Update 0: Overture

Let's begin, then!

Ha. Hahaha. "Varied and exciting characters." Well, that's for the Story bits, I suppose.
The exciting part of Story is when you get to start Classic.

There's the good shit.

Lemme take a sec to explain what each difficulty does:We'll be playing on Expert here.

The title music stops here.

The Radha, governors of Etria, issued a proclamation throughout the continent... Any able-bodied adventurer was invited
to investigate the forest and explore its depths. But no matter how many came to investigate the dungeon, none gained the renown they sought. As more adventurers tried and failed to conquer it, it came to be known by a new name... The Yggdrasil Labyrinth. You are the latest adventurer to journey to Etria in response to the Radha's proclamation. You have but one goal: explore the forest to win fame and fortune. Etria is at hand...
I'unno about you, but I'm all riled up to start exploring solely for the fun of it.

Kinda impossible to do anything without a guild. Let's fix that.

Meet the Guildmaster. He has no name, and is generally kinda boring.
Since you're new here, I'd like to set you up with a veteran group...but not many guilds are recruiting. *sigh* Shortsighted treasure hunters care too much about petty trifles to do any real investigation. In any case, if you've got the guts, you could make a guild entirely made up of newcomers. There are loads of people just sitting around twiddling their thumbs, eager to join any guild that would take 'em.
No need, I've already got eight idiots with me.

Incidentally, if you refuse this offer, the Guildmaster says the following:
Hah! Your mouth says no, but your eyes... They say "Yes!"
Bit creepy if you ask me, but whatever.

This name may someday be known throughout the world, so think carefully before committing to it.

You'll... You'll see.

It's just temporary.
Now that you've got a guild, try getting some adventurers to fill your ranks. If you're bold enough to explore the Labyrinth yourself, you can register your own name as a member. Having more adventurers gives you more options, and less of a chance of dying down there. Give it some thought, and make sure you recruit a variety of classes into your guild. Let's see... I guess five members is a good number. That's not too many, and not too few.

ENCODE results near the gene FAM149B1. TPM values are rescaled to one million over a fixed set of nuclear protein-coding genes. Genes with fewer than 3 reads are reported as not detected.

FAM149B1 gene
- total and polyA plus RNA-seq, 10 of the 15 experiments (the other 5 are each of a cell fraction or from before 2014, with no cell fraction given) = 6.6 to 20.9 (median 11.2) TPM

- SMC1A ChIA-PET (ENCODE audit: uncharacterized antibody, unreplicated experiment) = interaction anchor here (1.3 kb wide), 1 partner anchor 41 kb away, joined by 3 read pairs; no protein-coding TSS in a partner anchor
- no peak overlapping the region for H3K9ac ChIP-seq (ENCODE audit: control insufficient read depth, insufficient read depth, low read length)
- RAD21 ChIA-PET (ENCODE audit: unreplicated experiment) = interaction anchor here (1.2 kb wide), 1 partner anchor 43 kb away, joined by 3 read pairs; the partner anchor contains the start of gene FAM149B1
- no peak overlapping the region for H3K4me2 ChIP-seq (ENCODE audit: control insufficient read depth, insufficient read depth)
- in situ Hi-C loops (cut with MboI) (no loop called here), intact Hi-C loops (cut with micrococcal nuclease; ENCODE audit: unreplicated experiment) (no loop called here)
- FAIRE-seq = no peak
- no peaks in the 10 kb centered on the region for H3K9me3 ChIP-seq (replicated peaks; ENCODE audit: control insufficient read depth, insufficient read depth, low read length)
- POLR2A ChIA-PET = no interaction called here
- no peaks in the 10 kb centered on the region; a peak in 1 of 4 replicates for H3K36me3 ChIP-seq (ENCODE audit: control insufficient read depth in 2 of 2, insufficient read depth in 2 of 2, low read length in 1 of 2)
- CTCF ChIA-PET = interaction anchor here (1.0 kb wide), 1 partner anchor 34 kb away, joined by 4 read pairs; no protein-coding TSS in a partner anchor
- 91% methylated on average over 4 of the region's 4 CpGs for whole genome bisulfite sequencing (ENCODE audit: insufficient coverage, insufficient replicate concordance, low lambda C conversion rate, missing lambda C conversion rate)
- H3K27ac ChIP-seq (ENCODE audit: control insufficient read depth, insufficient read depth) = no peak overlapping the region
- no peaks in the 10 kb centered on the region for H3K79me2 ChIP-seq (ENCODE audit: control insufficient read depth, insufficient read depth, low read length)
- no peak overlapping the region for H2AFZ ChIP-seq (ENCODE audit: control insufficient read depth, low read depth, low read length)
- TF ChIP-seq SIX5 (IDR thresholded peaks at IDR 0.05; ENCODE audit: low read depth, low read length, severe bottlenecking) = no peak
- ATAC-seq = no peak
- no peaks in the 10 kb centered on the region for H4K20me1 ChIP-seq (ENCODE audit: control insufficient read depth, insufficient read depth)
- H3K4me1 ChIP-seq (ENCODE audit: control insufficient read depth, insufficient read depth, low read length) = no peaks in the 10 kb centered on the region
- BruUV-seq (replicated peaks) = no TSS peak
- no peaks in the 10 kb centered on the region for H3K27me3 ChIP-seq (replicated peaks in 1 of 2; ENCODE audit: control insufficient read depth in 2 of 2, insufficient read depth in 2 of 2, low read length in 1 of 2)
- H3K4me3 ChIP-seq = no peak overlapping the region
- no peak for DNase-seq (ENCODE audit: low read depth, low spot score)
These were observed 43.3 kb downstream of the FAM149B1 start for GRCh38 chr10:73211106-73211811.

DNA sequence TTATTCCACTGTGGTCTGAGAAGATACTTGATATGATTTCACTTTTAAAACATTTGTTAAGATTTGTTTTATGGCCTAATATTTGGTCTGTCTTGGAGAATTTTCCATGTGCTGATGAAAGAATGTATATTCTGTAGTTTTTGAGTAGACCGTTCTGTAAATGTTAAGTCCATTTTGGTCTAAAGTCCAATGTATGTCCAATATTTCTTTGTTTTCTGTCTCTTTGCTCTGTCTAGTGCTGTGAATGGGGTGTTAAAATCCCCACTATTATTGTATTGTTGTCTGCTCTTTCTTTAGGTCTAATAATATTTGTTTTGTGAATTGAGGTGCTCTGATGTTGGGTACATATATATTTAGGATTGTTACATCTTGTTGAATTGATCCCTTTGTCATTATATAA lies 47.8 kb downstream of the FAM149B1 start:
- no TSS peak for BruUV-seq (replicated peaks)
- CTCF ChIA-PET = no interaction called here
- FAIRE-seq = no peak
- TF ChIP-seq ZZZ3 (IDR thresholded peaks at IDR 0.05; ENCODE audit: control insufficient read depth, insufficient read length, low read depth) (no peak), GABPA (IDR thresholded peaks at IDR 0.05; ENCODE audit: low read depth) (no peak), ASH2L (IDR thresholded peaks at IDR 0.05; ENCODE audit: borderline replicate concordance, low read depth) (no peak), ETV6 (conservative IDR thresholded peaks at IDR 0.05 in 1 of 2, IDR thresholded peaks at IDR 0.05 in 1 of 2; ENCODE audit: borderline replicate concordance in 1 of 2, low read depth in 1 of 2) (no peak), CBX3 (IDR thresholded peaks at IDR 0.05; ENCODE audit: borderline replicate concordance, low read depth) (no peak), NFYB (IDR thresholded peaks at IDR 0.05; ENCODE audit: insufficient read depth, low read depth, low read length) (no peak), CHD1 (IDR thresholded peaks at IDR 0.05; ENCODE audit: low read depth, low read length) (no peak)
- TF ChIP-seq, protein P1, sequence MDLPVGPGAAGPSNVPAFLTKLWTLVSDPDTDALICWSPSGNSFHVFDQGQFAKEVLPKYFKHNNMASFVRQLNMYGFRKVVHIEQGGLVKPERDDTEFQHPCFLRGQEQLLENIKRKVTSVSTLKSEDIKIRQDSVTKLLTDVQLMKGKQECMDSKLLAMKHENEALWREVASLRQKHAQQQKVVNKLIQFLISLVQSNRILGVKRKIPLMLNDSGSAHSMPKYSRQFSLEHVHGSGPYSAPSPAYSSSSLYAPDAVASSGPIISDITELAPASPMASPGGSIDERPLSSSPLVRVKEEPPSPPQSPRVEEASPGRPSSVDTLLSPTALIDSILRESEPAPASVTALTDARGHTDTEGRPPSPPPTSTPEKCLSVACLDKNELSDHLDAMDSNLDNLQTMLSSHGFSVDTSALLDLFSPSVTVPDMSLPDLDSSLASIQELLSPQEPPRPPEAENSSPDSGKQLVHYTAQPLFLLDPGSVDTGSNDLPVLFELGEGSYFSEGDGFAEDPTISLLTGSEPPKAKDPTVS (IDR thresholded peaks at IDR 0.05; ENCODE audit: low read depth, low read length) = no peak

Welcome to the character creation menu. Those of you familiar with EO1 but not with EOU might be a bit surprised to see Ronin and Hexer unlocked from the start. This is one of the first major changes from EO1 to EOU Classic.

Eh, I don't feel like expanding on the gameplay implications of that, myself.

Let's get to creating a character, shall we?
The class access change was a good move, I think. Ronin and Hexer weren't really broken unlocks in EO1 (Especially Hexer, my god), so having them from the start is really just more options to take to build your party with.

...Hang on, what's with that portrait on the top? That doesn't look like the one on the bottom at all.

Okay, no, I'm not gonna play dumb like that. Welcome to Etrian Odyssey Untold: Ragnar H. Homsar Edition, where, among other things, I've replaced the menu and battle portraits for characters with their EO2U versions, because the EO1 portraits are frankly kind of ass at the resolution they use in EOU. The fact that I can replace portraits will have extra implications that I'll discuss further, come character submission time.

Anyway, classes. I'm doing things differently from past LPs of mine: I already have all of the class writeups fully done! In light of that, I'm going to paste their intro paragraphs in these bits, and make those paragraphs link to the full class writeup. I highly recommend you give each writeup at least a look-over!
Landsknechts are a somewhat-generic damage class. Their primary job is to hit things. That's really about it. A lot of their methods of hitting things have extra effects attached, but at the end of the day, their thing is hitting things and being more durable than most other damage dealer classes. They have two primary skill trees: swords and axes. Swords are reasonably accurate and quick, while axes are somewhat innaccurate and slow, yet generally hit harder than sword skills. In addition to their attack skills, Landsknechts have access to a few pseudo-support skills, of varying usefulness.

Much like I have a placeholder guild name, I need some placeholder characters. The seven PCs plus two NPCs from a tabletop thing I participate in will do.

Survivalists, contrary to what you might expect if you're coming from EO1, are not a fast ranged damage class. In EOU, they're a support class that happens to have a tree with some damage skills on it. Do not let that deceive you, though, because they have access to a passive that completely obsoletes Medics, along with an assortment of other support skills.